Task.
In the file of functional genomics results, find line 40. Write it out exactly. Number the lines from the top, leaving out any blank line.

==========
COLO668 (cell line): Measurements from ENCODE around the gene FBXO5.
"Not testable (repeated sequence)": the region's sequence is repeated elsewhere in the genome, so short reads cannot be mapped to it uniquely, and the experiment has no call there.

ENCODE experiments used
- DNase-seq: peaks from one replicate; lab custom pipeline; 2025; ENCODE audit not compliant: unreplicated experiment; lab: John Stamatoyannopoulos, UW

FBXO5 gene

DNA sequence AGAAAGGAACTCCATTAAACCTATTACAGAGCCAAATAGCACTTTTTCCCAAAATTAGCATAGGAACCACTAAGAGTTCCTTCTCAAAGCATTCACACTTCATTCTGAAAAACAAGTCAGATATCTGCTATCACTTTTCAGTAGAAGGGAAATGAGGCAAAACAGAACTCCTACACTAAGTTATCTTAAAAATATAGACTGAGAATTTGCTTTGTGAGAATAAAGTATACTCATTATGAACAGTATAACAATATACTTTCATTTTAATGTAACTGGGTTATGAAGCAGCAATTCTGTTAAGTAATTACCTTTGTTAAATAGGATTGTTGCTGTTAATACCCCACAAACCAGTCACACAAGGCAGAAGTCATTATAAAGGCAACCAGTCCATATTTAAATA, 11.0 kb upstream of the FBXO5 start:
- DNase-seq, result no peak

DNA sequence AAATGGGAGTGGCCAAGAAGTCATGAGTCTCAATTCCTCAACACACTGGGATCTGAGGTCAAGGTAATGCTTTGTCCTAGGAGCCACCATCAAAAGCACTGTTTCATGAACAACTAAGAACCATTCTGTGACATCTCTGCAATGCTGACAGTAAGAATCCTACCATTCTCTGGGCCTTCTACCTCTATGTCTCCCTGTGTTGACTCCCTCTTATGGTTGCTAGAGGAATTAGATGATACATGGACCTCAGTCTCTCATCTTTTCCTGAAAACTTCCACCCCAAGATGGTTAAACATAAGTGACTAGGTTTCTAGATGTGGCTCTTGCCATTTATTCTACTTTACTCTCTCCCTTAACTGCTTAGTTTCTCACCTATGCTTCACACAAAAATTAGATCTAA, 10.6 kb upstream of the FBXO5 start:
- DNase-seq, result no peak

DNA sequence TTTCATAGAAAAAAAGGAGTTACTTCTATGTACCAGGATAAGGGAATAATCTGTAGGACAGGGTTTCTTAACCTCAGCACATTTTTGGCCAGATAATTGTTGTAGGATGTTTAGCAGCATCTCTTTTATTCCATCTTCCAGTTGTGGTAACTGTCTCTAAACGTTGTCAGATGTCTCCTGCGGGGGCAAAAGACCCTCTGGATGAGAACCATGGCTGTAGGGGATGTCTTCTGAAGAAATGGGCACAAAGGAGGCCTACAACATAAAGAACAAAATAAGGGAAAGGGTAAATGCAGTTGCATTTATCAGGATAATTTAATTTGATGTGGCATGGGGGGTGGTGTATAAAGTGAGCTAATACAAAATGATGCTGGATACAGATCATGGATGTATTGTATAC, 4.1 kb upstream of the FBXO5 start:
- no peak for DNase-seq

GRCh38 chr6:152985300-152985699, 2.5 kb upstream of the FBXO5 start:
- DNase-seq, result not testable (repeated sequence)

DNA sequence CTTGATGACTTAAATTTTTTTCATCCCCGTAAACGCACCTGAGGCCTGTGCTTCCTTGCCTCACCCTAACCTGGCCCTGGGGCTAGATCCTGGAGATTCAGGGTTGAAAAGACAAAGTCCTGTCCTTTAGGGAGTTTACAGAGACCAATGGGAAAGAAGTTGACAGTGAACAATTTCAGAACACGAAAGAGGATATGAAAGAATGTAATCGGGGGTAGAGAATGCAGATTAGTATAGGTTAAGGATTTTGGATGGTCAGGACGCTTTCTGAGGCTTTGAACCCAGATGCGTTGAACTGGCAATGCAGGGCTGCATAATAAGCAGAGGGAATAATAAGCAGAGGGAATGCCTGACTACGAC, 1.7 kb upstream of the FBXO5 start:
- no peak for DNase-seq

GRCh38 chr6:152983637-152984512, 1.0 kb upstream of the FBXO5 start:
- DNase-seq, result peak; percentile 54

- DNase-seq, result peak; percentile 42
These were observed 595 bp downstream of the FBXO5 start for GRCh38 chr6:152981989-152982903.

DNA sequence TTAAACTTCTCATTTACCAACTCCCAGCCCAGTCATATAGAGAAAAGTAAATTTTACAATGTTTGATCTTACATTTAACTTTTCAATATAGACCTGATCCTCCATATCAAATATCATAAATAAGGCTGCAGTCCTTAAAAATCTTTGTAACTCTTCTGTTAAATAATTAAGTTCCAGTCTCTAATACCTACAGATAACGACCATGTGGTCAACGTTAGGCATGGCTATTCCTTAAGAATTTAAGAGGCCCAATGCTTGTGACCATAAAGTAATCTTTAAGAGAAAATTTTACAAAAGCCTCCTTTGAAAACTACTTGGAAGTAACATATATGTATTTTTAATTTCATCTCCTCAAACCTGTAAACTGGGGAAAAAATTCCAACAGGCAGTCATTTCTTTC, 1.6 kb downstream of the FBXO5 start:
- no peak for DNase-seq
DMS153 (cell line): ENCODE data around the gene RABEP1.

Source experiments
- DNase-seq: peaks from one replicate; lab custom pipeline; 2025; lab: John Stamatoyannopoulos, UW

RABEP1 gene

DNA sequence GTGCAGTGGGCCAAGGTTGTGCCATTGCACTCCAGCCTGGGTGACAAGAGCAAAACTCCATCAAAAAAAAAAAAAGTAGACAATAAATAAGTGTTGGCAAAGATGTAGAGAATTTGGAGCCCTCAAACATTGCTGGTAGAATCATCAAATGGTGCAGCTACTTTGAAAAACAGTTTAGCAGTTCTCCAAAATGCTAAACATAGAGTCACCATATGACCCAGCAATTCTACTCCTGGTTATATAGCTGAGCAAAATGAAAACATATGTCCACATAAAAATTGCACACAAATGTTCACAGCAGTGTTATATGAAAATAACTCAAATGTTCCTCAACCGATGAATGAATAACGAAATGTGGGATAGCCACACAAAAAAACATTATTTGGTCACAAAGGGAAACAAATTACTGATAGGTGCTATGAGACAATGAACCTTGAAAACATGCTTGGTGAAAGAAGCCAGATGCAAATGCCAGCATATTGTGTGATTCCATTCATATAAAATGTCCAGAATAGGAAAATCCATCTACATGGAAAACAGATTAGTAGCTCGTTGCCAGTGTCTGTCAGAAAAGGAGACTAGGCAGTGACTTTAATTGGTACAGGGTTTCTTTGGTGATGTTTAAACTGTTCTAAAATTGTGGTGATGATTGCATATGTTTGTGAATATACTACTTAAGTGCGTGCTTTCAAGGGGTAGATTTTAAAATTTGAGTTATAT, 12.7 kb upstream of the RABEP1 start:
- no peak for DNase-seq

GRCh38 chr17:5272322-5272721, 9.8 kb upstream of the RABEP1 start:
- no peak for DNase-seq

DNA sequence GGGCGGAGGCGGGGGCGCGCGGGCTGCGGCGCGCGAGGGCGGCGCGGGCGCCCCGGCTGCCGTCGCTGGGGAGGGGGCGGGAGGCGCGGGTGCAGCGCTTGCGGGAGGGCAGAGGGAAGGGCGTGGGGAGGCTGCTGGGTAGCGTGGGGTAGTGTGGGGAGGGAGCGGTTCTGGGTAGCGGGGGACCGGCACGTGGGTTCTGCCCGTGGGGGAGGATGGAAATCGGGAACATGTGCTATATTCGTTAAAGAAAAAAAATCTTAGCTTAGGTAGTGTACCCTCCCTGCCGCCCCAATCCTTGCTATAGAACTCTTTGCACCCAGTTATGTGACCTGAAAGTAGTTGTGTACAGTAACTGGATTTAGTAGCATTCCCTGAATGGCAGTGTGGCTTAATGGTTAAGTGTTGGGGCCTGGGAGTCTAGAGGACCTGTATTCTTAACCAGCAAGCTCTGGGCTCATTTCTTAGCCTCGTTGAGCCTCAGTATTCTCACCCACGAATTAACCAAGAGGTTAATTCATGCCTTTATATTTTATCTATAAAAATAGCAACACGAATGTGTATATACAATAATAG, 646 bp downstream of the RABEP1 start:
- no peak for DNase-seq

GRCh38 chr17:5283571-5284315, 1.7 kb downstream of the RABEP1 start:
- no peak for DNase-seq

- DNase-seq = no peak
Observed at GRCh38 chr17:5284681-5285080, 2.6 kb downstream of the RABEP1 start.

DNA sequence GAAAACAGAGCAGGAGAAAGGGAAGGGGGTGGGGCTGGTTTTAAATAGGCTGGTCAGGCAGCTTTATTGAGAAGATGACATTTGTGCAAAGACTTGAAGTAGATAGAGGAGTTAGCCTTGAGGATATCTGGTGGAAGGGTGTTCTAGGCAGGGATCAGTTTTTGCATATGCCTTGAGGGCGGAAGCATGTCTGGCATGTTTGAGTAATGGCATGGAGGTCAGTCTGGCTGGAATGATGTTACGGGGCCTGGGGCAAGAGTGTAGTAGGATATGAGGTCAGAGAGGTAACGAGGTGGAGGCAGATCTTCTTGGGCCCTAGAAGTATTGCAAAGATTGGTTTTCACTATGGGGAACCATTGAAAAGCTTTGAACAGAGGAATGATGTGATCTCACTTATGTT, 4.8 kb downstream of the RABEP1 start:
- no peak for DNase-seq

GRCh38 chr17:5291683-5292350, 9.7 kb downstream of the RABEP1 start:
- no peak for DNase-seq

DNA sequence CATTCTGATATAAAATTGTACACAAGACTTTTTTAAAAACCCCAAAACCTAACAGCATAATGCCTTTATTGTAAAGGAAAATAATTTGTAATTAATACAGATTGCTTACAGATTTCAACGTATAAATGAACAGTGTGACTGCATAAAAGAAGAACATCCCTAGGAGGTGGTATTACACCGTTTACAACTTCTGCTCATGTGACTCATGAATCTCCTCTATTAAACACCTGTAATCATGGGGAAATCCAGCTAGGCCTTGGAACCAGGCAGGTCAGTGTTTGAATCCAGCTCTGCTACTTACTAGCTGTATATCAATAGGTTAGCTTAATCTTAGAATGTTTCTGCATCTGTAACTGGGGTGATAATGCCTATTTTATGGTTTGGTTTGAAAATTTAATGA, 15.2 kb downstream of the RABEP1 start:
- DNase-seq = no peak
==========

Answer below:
DNA sequence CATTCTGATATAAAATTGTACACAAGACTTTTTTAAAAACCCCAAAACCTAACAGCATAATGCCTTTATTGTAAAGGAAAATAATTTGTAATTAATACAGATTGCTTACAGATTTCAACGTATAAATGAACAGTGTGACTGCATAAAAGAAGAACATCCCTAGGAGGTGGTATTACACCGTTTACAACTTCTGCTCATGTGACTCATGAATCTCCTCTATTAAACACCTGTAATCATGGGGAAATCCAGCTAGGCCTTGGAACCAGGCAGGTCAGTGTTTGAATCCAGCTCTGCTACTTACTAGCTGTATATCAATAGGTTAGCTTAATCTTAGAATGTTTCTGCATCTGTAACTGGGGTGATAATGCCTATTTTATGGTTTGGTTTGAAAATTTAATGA, 15.2 kb downstream of the RABEP1 start: